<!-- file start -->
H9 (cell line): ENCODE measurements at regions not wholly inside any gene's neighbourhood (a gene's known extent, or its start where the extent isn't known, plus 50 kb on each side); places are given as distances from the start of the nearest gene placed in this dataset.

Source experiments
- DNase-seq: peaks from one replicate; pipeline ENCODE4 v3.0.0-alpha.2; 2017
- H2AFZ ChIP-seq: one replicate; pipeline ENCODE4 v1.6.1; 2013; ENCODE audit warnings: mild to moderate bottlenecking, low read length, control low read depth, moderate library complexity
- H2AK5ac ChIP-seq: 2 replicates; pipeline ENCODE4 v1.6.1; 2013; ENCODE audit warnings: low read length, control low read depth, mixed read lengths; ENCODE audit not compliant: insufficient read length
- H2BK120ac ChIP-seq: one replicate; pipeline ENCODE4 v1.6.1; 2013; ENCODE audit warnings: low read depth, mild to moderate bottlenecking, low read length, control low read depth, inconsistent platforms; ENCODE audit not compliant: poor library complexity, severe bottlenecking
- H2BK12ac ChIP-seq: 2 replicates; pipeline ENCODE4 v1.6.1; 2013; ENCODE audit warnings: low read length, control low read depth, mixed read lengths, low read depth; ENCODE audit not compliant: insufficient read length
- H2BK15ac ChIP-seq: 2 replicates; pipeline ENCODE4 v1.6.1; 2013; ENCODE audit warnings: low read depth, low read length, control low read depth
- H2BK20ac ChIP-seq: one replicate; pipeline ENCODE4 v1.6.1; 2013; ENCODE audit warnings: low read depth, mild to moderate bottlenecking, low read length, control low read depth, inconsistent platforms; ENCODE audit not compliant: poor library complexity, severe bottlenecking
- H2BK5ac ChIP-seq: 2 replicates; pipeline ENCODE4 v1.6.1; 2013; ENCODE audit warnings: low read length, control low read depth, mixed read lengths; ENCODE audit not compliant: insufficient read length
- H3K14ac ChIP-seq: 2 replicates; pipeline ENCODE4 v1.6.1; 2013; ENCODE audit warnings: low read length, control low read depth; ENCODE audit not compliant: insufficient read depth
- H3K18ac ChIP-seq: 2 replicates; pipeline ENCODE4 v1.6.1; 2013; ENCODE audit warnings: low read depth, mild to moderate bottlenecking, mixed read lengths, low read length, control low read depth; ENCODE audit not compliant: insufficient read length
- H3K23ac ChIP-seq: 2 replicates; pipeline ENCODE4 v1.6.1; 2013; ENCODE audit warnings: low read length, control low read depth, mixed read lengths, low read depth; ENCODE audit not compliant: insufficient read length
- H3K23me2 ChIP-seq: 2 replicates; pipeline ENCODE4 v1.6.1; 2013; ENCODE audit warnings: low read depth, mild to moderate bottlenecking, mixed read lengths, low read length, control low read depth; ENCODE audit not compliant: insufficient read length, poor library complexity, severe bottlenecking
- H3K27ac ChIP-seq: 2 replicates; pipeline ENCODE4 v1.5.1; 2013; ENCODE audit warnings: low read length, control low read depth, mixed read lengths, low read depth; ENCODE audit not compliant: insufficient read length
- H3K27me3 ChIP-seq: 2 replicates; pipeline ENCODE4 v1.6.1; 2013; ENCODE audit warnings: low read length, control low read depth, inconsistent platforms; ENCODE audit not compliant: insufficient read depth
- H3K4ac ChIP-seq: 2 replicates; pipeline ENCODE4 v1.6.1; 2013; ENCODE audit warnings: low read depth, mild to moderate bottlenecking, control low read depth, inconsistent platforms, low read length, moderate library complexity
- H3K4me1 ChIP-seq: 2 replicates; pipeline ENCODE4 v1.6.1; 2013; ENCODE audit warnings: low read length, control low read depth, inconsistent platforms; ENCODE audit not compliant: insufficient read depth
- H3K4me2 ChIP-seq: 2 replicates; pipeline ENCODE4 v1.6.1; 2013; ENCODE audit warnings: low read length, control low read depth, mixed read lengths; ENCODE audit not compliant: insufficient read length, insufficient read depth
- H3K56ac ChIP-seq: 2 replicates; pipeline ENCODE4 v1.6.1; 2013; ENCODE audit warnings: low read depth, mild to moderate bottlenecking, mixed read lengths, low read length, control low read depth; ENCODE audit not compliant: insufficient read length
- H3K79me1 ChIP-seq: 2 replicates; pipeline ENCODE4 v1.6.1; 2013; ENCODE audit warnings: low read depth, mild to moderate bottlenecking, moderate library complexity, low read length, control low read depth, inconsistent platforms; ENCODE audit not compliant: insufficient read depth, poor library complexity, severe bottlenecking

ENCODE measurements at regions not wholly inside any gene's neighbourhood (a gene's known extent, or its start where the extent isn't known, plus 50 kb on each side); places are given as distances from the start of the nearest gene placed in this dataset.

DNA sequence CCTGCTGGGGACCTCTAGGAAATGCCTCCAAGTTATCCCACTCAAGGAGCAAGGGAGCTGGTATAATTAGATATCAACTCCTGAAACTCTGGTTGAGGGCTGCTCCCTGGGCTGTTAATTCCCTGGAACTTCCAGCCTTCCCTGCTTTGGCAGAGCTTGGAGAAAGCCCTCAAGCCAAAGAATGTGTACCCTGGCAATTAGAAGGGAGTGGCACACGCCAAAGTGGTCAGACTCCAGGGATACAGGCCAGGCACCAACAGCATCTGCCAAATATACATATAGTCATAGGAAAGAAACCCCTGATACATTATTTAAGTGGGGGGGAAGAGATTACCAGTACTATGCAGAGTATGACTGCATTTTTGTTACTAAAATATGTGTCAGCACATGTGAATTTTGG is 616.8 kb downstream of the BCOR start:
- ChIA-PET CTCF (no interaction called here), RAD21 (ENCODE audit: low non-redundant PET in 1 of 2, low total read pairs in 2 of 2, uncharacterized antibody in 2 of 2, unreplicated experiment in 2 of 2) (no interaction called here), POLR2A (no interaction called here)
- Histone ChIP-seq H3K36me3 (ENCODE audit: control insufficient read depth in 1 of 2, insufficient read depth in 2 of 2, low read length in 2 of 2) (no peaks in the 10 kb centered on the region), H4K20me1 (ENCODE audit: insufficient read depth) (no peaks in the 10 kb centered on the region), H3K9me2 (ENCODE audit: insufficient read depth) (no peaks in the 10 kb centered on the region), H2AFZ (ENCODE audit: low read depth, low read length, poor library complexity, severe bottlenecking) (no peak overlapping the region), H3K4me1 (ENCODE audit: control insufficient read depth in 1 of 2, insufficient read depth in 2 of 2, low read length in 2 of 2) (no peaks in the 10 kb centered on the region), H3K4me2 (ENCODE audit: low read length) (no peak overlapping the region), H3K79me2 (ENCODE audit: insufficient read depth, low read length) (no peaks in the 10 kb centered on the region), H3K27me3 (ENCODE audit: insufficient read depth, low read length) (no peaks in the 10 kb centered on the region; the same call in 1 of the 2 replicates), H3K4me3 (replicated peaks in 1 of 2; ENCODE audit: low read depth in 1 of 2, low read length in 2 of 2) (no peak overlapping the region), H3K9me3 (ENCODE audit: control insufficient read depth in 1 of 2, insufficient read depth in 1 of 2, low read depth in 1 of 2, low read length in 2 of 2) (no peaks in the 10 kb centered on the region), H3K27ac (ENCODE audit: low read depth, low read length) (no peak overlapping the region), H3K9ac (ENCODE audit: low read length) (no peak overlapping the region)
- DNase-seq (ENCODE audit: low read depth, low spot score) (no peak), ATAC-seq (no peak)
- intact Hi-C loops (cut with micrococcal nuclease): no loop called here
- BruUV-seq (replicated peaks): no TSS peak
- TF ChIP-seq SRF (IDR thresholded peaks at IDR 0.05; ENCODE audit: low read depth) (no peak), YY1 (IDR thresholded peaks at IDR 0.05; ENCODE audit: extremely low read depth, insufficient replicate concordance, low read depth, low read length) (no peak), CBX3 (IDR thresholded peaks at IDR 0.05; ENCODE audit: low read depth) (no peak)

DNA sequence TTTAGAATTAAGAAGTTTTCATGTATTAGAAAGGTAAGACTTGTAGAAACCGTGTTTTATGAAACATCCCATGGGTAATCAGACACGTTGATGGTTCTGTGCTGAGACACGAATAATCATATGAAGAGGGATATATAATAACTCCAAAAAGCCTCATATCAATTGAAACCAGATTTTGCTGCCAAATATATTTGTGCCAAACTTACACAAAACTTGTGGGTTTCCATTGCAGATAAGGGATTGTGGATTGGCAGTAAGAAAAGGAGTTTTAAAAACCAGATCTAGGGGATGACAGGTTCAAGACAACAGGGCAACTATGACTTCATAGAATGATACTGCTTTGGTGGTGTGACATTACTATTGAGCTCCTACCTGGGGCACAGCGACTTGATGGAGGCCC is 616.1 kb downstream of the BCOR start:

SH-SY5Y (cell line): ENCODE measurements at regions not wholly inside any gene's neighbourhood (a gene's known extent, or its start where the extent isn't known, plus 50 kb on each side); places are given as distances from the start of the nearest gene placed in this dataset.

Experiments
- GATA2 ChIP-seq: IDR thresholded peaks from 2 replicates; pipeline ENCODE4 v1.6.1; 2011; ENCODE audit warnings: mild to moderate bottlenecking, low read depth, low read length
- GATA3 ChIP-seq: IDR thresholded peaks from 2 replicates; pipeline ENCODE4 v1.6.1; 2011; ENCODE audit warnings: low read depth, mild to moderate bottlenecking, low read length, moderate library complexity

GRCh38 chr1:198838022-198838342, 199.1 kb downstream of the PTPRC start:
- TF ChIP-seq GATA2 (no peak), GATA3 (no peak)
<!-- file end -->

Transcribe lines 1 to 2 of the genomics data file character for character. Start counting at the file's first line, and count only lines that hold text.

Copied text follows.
H9 (cell line): ENCODE measurements at regions not wholly inside any gene's neighbourhood (a gene's known extent, or its start where the extent isn't known, plus 50 kb on each side); places are given as distances from the start of the nearest gene placed in this dataset.

Source experiments